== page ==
Forty-four percent of people in the US take at least one prescription medication every day. When you consider the fact that alcohol is the most popular psychoactive drug in America,…
You may know that an alcoholic drink will leave you feeling warm and fuzzy. But did you know that your drink could also spark cancer, harm your heart, and damage your liver?
Few people realize that a drinking habit, even if it’s not associated with ending the day falling down drunk, can have a huge impact on almost every system in the body.
Fewer people realize how alcoholism is defined. That lack of knowledge could allow them to drink in dangerous ways for years while the damage builds.
How Is Alcoholism Defined?
A stereotypical alcoholic is incredibly inebriated every day and loses everything due to the relentless pursuit of drink. Experts define the condition in very different terms.
The American Society of Addiction Medicine uses four criteria to diagnose this condition. Someone with it deals with continuous or periodic:
- Lack of control. After the first sip, the next is inevitable. The person may be unable to stop even when it’s vital to do so.
- Obsession. Thoughts of where to get alcohol and when it’s time to start drinking dominate.
- Consequences. Loss of jobs, homes, relationships, and more due to drinking take hold.
- Denial. Despite all of these issues, a person with alcoholism may believe there’s nothing wrong.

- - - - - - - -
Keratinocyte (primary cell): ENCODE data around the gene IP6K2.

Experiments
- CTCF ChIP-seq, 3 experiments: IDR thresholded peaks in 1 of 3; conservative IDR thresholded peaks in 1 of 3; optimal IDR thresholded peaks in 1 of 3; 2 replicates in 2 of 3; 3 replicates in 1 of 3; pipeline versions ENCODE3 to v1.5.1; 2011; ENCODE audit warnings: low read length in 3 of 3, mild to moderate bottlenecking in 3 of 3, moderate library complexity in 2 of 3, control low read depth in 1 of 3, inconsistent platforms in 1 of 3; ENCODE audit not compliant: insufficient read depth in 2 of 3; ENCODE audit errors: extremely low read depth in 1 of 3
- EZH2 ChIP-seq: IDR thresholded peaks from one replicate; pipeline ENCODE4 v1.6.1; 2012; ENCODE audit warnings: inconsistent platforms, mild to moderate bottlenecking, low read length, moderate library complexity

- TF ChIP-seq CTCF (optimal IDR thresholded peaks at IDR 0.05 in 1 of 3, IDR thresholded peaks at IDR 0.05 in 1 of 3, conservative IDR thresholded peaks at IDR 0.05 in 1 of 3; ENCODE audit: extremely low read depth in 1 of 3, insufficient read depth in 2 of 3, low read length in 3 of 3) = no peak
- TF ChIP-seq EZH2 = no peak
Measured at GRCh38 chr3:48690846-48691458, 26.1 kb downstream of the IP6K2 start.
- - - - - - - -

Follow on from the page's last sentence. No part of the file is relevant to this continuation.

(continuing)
Someone who drinks six martinis at lunchtime and loses their job in the afternoon could certainly be an alcoholism candidate. But if you’re a stay-at-home mom who watches the clock closely, wishing for cocktail hour to start, you could be headed in that direction.
Alcohol’s Short-Term Risks
Some of alcohol’s problems are tied to time. The longer you drink, the more damage is done. But other issues are immediate, and they can harm you even if alcoholism is a recent arrival.
The most severe of these issues involves alcohol poisoning. This life-threatening condition takes hold when you drink to excess and overwhelm your central nervous system. Your body temperature drops, your breathing slows, and you may vomit. Without medical care, you can choke. Your reflexes won’t awaken you, and death can come for you.
Even if you don’t develop alcohol poisoning, you could still put your health at risk through:
- Accidents. Alcohol blunts coordination, which leads to falls.
- Fights. Lowered inhibition can lead you into a life-threatening physical altercation.
- Unsafe sex. Skipping a condom during a booze-fueled hookup could lead to a sexually transmitted disease.
- Car wrecks. Drinking skills are severely impacted by alcohol, and if you slide behind the wheel, you could harm your car, yourself, or someone else.
Long-Term Exposure and Your Body
Most of the risks we’ve described so far concern risks due to inebriation. That state fades quickly, but health risks remain. If you drink consistently, constant alcohol exposure can harm almost every part of your body.
The amount of damage you’ll experience can vary dramatically, experts say. Your age, your height, and your genes all play a role. But almost everyone who drinks excessively for a long period can expect some kind of health problem.
Every year, about 88,000 people die due to a health issue related to alcohol. That’s a big number, and many different types of disease contribute to the total. Alcohol abuse has been tied to: